Red Rose ceased operations in 2004. “At that time, LG offered me a contract to be chief sound adviser and help upgrade the sound quality in its audio products, TVs, home theater systems, mobile phones, anything with audio. In particular, I’m proud of the FB-163, a compact music system with CD, DVD, AM/FM, power amp, and speakers, all for $250. People remarked on how natural and appealing the sound was. I felt we were making a contribution to the music community by providing a low-cost way for music to come to life.”
The LG FB-163 compact audio system
How did Levinson achieve increased performance in such an inexpensive product? “I used my knowledge of electronics and speakers. It was a holistic approach—speaker cabinets, electronics, DSP. It was very successful, but LG failed to heed my advice. When I asked them who their competitors were, they said Bose and Sony. I said no, it’s Apple, and if you don’t watch it, they’re going to blow you out of the water, which is exactly what happened.
“Mobile phones were LG’s pride and joy, the heart of the company. They needed to do what Apple did, and I told them how to do it—touchscreen, simple user interface, high-quality camera, exactly what Apple did with the iPhone. Sadly, they didn’t listen at that time.”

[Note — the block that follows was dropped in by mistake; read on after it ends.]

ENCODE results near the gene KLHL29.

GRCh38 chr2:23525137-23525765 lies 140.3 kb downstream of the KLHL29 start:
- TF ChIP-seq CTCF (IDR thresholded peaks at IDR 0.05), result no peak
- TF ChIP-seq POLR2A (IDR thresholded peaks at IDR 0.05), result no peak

After his stint at LG, Levinson consulted for Intersil, a US semiconductor company, for three years. “I was developing a class-D amplifier chip that could have revolutionized the low-cost audio world. But the company ran out of money and decided to retreat into its core business of power-management chips and stay away from audio.”
At that point, Levinson says, “I decided I’d had enough of working for other people, which I had never done before. So I used the money I had made and founded Daniel Hertz in 2007. The company name comes from my father’s first name and Heinrich Hertz, a great uncle on my mom’s side. He was the first to demonstrate the electromagnetic wave, which was the beginning of audio.”
Daniel Hertz operates on two levels. “On the no-compromise level, our goal is to reproduce a musical event as close to the original as we possibly can, and to do that in the most efficient, elegant, simple way without excess or waste.
“One of the things people note about high-end audio is that the experience of owning the equipment often lacks the simplicity and enjoyment of less-expensive equipment. With low-cost stuff, you plug it in, turn it on, and enjoy it. With expensive equipment, it’s messy sometimes. So Daniel Hertz is about a return to simplicity—plug it in, turn it on, let us do the work.”
The Daniel Hertz M6 preamp and M5 power amp
The company’s flagship products include the M6 stereo preamp, M5 monoblock power amp, and M1 speaker. “We only make one preamp and one power amp, and we make one speaker in three form factors, all of which use the same drivers—a compression tweeter from 2kHz up, a 12-inch cone from 80Hz to 2kHz, and an 18-inch cone for 80Hz and below. The 3-way M1 has all three drivers in one cabinet, the 2-way M2 has the tweeter and 12-incher, and the M3 subwoofer has only the 18-inch driver. We also offer the M7, which are the 2-way configuration in a wood-finish cabinet.
The Daniel Hertz M1 speaker